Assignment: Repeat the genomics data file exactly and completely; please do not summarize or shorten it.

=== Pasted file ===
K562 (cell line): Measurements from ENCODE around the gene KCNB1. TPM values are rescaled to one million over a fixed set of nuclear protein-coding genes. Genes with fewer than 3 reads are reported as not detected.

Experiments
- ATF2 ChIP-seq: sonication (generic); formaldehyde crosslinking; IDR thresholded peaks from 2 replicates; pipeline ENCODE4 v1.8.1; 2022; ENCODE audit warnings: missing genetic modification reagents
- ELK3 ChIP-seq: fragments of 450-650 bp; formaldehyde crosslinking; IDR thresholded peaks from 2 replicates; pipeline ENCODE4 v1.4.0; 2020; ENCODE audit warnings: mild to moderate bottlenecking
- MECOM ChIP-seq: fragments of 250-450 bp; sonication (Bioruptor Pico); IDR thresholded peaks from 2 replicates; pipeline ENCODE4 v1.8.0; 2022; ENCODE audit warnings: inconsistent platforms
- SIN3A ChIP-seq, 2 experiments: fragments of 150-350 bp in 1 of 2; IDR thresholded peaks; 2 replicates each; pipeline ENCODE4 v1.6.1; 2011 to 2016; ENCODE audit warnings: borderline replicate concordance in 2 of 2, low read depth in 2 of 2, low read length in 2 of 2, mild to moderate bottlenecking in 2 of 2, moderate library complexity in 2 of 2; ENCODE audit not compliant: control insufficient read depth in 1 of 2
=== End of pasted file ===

K562 (cell line): Measurements from ENCODE around the gene KCNB1. TPM values are rescaled to one million over a fixed set of nuclear protein-coding genes. Genes with fewer than 3 reads are reported as not detected.

Experiments
- ATF2 ChIP-seq: sonication (generic); formaldehyde crosslinking; IDR thresholded peaks from 2 replicates; pipeline ENCODE4 v1.8.1; 2022; ENCODE audit warnings: missing genetic modification reagents
- ELK3 ChIP-seq: fragments of 450-650 bp; formaldehyde crosslinking; IDR thresholded peaks from 2 replicates; pipeline ENCODE4 v1.4.0; 2020; ENCODE audit warnings: mild to moderate bottlenecking
- MECOM ChIP-seq: fragments of 250-450 bp; sonication (Bioruptor Pico); IDR thresholded peaks from 2 replicates; pipeline ENCODE4 v1.8.0; 2022; ENCODE audit warnings: inconsistent platforms
- SIN3A ChIP-seq, 2 experiments: fragments of 150-350 bp in 1 of 2; IDR thresholded peaks; 2 replicates each; pipeline ENCODE4 v1.6.1; 2011 to 2016; ENCODE audit warnings: borderline replicate concordance in 2 of 2, low read depth in 2 of 2, low read length in 2 of 2, mild to moderate bottlenecking in 2 of 2, moderate library complexity in 2 of 2; ENCODE audit not compliant: control insufficient read depth in 1 of 2